Targeted repurchase

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A targeted repurchase is a technique used to thwart a hostile takeover in which the target firm purchases back its own stock from an unfriendly bidder, usually at a price well above market value.

Empirical evidence[edit]

Mikkelson and Ruback analyzed 111 blockholder investment and targeted stock repurchases in 1991 findings. According to their analysis, stock prices rose significantly at the initial stage of block investment, but fell significantly at the time of repurchase; there were cumulative significant gains for the entire period.[1]


On August 20, 2002, KBF Pollution Management, INC., a recycling services provider, reported that it would repurchase stock from its current shareholders. KBF planned to fund its Share Repurchase Program though initiation of service for many new generators, some of which are Fortune 500 companies, and expectations of third quarter revenues exceeding second quarter revenues by 30%. Under KBF's Share Repurchase Plan, KBF stock can be purchased by block purchase from time to time as long as it is in compliance with SEC’s Rule 10b-18, subject to market conditions, meets legal requirements, and other factors. The repurchased shares are held in KBF's treasury where they are either inactive or applied to corporate use.[citation needed]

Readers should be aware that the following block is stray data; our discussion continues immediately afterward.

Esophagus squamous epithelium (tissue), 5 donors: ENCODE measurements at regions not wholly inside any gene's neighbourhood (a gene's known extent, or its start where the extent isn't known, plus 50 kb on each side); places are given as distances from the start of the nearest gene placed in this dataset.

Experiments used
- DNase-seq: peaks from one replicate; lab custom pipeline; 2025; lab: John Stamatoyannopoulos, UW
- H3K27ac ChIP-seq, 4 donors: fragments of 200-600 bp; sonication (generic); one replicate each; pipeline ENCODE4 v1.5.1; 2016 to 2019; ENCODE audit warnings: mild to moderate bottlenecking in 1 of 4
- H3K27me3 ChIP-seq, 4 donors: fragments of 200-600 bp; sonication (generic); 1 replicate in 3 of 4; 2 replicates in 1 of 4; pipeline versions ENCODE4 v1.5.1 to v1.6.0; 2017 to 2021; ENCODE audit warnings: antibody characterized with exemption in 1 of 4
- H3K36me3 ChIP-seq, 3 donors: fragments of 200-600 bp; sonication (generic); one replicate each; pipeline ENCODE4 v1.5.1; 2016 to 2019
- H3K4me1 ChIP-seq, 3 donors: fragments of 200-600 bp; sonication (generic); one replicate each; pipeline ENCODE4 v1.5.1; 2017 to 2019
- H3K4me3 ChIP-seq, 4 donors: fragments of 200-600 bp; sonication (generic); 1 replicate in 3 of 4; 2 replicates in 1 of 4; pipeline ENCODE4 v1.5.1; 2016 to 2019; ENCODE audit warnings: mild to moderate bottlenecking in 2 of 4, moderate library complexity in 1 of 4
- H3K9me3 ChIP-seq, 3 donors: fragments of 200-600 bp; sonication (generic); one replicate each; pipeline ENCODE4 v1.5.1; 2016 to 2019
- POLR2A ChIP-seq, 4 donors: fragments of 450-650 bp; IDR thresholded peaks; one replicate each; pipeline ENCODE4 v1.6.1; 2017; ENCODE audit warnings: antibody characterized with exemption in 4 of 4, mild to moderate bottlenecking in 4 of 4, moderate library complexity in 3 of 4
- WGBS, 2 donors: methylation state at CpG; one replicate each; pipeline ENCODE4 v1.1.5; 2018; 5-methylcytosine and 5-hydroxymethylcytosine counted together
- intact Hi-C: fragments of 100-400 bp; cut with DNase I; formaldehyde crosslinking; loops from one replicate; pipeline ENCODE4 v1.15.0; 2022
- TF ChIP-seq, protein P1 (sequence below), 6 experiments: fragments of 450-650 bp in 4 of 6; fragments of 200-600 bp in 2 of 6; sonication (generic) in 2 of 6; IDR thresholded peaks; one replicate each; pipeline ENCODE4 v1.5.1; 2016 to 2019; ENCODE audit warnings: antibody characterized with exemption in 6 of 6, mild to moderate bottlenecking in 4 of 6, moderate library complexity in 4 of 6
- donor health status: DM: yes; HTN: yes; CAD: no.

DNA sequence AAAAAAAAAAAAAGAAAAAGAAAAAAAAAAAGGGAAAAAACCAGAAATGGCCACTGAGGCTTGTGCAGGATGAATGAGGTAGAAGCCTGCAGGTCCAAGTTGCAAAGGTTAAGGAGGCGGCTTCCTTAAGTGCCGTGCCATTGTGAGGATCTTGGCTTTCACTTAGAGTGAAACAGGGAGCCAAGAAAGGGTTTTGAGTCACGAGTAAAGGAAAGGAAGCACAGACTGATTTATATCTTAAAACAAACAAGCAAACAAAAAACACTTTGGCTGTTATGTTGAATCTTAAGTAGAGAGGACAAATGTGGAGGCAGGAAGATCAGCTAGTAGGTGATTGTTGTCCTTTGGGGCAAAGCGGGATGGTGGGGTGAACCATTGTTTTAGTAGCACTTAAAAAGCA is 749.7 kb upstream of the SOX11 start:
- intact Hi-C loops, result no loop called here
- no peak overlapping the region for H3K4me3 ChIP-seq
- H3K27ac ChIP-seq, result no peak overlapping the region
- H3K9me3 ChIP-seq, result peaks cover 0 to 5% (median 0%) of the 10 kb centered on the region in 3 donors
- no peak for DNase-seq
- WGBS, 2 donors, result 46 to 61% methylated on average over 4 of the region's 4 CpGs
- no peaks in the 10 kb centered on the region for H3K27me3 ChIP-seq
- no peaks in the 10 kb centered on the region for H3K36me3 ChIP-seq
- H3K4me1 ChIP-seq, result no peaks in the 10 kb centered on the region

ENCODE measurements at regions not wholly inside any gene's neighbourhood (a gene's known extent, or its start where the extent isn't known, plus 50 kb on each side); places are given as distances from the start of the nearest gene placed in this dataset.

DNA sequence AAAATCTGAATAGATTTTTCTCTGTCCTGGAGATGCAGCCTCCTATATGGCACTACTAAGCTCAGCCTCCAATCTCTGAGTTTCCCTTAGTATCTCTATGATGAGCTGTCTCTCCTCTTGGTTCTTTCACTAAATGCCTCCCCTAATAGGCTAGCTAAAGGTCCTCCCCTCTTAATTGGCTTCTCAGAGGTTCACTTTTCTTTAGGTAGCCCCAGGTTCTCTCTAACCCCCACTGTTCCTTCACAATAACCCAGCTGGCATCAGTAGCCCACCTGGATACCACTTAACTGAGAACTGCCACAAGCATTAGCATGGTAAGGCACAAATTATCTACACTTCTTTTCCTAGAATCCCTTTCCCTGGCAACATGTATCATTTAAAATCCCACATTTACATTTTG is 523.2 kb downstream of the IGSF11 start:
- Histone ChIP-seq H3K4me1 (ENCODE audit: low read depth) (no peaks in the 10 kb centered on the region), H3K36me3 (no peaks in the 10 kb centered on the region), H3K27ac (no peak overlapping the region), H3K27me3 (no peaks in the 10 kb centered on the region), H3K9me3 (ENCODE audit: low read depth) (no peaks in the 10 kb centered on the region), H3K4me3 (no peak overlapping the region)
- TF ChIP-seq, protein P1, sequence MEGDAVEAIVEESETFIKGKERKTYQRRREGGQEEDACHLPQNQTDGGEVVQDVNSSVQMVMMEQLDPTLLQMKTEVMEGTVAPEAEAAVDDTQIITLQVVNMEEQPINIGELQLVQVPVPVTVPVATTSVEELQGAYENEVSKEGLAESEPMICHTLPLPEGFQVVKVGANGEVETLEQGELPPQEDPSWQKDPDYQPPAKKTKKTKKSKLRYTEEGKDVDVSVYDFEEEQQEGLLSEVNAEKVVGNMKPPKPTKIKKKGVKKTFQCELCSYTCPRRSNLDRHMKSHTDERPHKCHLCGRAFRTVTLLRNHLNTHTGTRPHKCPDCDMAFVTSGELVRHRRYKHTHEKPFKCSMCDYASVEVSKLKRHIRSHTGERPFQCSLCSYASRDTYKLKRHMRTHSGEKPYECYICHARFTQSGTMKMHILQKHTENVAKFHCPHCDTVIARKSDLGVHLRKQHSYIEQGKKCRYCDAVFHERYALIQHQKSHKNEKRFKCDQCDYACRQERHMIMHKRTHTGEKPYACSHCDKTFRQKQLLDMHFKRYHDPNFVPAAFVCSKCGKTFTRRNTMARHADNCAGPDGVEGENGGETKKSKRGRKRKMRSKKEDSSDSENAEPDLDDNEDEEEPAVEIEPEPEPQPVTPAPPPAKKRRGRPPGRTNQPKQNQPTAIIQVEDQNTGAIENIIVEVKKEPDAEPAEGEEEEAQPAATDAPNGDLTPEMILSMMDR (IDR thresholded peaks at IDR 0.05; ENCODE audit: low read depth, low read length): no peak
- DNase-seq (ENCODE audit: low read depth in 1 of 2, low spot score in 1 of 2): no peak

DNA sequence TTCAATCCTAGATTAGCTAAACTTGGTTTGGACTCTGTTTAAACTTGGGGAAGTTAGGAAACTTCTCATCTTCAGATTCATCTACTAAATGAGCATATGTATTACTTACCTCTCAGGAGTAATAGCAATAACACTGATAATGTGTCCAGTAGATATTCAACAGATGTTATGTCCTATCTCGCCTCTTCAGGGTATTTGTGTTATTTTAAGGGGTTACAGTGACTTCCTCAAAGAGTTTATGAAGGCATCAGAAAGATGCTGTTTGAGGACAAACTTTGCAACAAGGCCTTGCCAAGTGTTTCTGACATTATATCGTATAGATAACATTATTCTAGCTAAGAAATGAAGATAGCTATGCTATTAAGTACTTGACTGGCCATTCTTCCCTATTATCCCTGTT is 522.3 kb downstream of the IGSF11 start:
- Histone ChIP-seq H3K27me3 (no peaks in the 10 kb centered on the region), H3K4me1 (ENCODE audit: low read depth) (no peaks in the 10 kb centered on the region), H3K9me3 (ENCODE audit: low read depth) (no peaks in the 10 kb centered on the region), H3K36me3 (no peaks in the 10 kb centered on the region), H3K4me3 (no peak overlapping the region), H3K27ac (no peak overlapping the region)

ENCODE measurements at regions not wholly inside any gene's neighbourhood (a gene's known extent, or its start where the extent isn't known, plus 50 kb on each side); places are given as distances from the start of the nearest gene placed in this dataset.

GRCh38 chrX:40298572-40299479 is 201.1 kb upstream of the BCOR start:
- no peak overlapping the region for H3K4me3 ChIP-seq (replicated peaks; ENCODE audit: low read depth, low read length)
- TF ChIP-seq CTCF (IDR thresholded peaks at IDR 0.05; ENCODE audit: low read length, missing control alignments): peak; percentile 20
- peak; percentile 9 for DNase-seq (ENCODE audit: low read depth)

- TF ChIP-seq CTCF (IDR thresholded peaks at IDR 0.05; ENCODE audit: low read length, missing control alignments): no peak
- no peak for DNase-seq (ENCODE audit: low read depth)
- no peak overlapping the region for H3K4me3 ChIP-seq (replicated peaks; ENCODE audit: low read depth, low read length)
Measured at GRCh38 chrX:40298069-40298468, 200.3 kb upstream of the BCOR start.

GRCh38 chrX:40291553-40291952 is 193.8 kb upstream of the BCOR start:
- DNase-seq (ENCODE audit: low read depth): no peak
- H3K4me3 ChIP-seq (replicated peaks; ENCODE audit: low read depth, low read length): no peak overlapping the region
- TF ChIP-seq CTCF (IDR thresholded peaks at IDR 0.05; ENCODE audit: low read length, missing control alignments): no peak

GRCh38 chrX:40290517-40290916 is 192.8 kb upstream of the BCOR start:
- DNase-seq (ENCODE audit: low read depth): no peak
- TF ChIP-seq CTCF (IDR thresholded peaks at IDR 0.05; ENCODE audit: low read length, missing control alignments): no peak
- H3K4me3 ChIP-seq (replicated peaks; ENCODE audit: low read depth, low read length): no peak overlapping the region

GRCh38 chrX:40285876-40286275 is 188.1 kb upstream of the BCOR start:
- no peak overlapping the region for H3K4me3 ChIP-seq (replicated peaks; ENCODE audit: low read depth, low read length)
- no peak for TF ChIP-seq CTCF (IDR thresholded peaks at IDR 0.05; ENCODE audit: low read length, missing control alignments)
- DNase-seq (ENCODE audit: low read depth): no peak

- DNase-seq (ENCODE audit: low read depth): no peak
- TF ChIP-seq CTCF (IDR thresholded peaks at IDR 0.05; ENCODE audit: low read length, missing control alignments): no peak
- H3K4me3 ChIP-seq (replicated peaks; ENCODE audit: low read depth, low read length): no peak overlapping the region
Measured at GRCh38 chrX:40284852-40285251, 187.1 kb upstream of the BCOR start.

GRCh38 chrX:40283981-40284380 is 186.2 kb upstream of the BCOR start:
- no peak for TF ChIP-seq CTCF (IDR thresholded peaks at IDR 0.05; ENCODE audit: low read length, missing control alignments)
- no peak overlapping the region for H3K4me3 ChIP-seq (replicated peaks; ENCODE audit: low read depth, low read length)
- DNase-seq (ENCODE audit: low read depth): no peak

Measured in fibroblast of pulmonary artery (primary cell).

See also[edit]


  1. ^ Mikkelson, Wayne H.; Ruback, Richard S. (1991). "Targeted Repurchases and Common Stock Returns". The RAND Journal of Economics. 22 (4). JSTOR 2600988.